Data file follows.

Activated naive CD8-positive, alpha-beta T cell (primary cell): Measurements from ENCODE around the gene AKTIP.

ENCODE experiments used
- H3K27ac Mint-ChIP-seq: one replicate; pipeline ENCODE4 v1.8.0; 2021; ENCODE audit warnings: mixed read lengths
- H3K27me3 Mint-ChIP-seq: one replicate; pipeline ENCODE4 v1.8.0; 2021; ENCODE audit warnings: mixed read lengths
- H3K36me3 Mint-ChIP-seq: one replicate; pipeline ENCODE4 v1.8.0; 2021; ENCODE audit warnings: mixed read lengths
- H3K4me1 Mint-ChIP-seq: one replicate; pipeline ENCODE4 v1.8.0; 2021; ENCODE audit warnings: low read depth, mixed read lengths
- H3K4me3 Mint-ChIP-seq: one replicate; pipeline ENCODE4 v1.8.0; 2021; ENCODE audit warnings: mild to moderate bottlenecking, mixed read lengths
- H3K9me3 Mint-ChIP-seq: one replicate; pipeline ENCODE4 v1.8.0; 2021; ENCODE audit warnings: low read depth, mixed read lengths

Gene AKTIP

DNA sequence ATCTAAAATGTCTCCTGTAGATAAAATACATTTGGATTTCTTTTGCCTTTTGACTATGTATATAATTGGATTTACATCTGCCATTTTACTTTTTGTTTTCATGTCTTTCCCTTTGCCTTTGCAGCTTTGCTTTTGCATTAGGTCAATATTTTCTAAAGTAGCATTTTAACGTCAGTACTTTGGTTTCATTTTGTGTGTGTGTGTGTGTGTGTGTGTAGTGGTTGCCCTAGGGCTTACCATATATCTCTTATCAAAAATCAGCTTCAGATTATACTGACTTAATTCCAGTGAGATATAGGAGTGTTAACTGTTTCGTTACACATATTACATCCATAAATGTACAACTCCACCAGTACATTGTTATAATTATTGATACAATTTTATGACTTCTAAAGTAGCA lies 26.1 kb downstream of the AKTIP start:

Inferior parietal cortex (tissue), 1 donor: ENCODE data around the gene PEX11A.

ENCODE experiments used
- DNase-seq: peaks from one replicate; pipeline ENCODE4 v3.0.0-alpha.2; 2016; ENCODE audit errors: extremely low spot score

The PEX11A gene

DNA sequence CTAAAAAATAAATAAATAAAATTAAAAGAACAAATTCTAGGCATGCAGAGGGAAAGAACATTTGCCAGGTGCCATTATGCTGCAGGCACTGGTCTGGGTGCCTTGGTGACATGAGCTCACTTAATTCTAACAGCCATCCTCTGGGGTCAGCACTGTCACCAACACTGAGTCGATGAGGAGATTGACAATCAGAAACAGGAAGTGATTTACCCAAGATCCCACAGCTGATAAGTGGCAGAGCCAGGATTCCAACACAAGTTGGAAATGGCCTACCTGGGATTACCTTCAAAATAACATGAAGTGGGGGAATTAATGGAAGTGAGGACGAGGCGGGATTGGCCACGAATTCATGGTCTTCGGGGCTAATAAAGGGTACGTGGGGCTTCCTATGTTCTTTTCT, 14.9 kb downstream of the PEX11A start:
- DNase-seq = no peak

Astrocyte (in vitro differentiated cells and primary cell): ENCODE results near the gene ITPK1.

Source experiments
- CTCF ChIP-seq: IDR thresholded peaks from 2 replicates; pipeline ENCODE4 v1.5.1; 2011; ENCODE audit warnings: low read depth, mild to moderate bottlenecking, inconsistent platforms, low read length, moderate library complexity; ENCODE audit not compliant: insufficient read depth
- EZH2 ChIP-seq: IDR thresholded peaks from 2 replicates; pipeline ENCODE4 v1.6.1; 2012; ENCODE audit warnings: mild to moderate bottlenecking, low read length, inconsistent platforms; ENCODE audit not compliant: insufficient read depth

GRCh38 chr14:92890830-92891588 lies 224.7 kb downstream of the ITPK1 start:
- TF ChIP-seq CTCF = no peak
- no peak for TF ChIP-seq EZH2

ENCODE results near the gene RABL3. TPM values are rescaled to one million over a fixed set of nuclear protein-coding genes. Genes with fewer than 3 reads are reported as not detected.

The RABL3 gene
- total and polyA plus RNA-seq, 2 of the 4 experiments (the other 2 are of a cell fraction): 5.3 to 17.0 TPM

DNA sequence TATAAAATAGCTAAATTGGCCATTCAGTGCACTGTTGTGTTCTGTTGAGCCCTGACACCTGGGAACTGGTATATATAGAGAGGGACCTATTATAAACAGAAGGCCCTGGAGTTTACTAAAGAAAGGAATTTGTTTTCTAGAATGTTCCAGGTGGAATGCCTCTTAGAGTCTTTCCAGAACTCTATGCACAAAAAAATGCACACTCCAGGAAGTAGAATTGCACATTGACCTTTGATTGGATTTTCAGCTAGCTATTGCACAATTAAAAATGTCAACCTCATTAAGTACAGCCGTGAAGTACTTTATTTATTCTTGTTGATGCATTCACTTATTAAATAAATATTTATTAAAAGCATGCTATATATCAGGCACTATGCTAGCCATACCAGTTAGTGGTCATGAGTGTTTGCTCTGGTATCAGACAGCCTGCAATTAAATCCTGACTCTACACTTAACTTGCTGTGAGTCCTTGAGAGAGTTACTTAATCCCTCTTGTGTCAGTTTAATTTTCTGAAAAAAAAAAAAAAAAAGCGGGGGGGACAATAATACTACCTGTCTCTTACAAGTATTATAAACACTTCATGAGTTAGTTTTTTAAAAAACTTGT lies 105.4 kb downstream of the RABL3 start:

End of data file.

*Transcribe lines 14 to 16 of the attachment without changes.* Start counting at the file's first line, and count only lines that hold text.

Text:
The PEX11A gene

DNA sequence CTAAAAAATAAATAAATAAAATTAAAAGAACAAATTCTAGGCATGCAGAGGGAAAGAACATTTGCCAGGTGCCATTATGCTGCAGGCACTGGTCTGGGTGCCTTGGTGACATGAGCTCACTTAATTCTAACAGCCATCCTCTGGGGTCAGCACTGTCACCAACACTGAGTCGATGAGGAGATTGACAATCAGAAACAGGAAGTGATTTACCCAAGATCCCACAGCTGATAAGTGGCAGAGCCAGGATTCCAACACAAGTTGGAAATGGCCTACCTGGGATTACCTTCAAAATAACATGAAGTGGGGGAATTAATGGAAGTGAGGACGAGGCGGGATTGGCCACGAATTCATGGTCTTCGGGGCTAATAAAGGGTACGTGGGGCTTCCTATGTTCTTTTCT, 14.9 kb downstream of the PEX11A start:
- DNase-seq = no peak